Making payments is also a breeze. Suppliers who are used to being pressured into specific payment types are pleasantly surprised to be offered alternatives. Credit card—commonly preferred by customers looking to limit their payment file count—can be a hardship for some suppliers. Nvoicepay’s holistic approach enables customers to submit a single payment file for all payment types, letting suppliers choose from credit card, ACH, or check options without extra work on the AP side. This symbiotic process maintains healthy business relationships and improves workflows for all parties involved.

A new industry standard

By choosing a SaaS that treats your suppliers well, you’re getting the whole AP support package. Without supplier services, any payment follow-ups wind up in the laps of your AP team—not exactly the groundbreaking automation you were promised.

While it’s likely not the first thing on your mind when you browse for AP solutions, choosing one that also benefits your suppliers gives you an overlooked advantage, and will leave you with both a happier AP team and satisfied suppliers. Ultimately, a solution without a holistic approach to the “end-to-end” process is no solution at all.

Alyssa Callahan is a Technical Marketing Writer at Nvoicepay. She has four years of experience in the B2B payment industry, specializing in cross-border B2B payment processes.

Want In On The Fintech Trend? 4 Options For Funding Your Startup

Fintech companies are becoming significant players in the U.S. economy, with firms such as Credit Karma, Tradeshift and Plaid enjoying extraordinary success as they use technology and innovation in an effort to transform the financial services industry.

In 2018, for example, fintech investments in the U.S. reached $11.9 billion, a new annual high, according to CB Insights.

But despite the favorable trend, fintech startups also face the same reality that all startups do – raising the capital to launch a business is no easy feat.

The good news for fintech entrepreneurs, though, is that we are well past the time when investors might have viewed fintech as a fad that would pass.

“I think that most investors have come to understand that fintech is here to stay,” says Kirill Bensonoff (www.kirillbensonoff.com), a serial entrepreneur and an expert in blockchain.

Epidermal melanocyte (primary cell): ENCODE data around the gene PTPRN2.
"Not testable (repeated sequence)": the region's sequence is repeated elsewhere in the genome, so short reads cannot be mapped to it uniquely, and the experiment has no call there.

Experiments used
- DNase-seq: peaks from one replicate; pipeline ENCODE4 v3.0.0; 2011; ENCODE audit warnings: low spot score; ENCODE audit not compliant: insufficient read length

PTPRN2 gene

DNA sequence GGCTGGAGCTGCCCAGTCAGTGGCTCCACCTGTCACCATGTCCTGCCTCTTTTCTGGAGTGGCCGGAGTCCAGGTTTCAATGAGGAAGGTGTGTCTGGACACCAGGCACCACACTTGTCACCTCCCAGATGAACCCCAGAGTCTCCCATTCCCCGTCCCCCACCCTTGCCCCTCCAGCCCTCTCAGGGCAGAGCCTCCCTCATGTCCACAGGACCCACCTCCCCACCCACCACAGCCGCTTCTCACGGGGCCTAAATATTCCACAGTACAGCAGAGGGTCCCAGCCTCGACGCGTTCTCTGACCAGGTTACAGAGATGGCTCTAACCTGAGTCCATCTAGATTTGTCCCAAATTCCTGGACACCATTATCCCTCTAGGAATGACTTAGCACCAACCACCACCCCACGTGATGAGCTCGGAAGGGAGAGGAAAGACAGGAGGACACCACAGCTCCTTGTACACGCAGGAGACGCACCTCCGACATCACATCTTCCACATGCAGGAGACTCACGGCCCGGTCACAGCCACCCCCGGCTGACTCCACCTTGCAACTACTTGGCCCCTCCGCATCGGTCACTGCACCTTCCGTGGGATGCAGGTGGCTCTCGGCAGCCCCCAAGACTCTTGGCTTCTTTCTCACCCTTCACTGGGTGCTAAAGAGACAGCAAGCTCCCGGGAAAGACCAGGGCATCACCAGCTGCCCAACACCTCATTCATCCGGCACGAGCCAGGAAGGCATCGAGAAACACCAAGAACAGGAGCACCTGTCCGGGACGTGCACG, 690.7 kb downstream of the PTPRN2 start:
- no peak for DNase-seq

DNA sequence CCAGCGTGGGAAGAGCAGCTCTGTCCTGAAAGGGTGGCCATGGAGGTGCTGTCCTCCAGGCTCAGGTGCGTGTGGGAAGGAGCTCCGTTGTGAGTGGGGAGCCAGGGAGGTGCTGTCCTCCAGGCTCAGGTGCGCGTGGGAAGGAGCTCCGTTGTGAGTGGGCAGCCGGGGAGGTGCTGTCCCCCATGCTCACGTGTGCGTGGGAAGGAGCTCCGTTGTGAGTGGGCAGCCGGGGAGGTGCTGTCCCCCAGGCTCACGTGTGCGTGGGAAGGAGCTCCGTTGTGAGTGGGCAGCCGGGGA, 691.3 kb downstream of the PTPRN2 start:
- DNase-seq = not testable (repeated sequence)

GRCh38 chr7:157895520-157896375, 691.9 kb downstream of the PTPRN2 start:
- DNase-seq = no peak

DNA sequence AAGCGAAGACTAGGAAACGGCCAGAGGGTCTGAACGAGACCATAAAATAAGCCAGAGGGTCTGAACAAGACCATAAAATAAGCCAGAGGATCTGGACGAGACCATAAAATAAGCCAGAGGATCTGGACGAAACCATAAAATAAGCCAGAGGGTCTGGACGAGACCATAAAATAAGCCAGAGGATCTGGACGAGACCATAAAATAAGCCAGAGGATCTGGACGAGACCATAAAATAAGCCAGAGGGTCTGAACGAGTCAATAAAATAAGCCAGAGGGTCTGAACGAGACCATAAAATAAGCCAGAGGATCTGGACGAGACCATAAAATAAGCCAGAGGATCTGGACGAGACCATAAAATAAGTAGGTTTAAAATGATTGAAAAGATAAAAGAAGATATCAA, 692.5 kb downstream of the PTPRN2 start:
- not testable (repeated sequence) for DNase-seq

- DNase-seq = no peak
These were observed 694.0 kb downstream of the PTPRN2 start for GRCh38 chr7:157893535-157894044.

“Finance is getting more and more high tech each year.”

Still, coming up with sufficient capital to start any business – whether it’s from your own savings, a loan from a relative, or cash from an investor – can present a formidable problem.

“One lesson I’ve learned over the years is that successful entrepreneurs must be persistent,” Bensonoff says. “You will face challenges and one of those could be raising capital. Perseverance will get you through.”

Options for raising that capital include:

-Venture capital. Venture capitalists might be inclined to invest in your startup in exchange for an equity stake if they think there’s a chance they can score a big return. But they will need convincing. “The failure rate for new businesses is high, so it’s only natural for investors to be skeptical about whether you can pull it off,” Bensonoff says. “Any investment is a risk, and venture capitalists know that. But smart investors want it to be at least a calculated risk, not a roll of the dice.”

-Crowdfunding. If venture capital is not an option, crowdfunding could be the next best bet, Bensonoff says. Online crowdfunding platforms allow you to make your pitch in one spot where a myriad of different potential investors can see it. Examples of startups that used crowdfunding are Oculus and Skybell.

-Angel investors. An angel investor is an accredited investor who uses his or her own money to invest in a small business. Not just anyone can be an angel investor, though. They need to have a net worth of at least $1 million or a minimum annual income of $200,000. Bensonoff himself has served as an angel investor for some companies.

-Self-funding or “bootstrapping.” For those who want to bootstrap their fintech company, relying on their own money rather than the investments of others, there are options. Some people tap into savings or retirement accounts. Many keep their day jobs and make their startup a side business until it takes off. “Bootstrapping has always been an important approach to my life,” Bensonoff says. “I had to rely on my own money and hard work to succeed, and I had to remain frugal. When bootstrapping becomes a way of life, it opens up new opportunities.”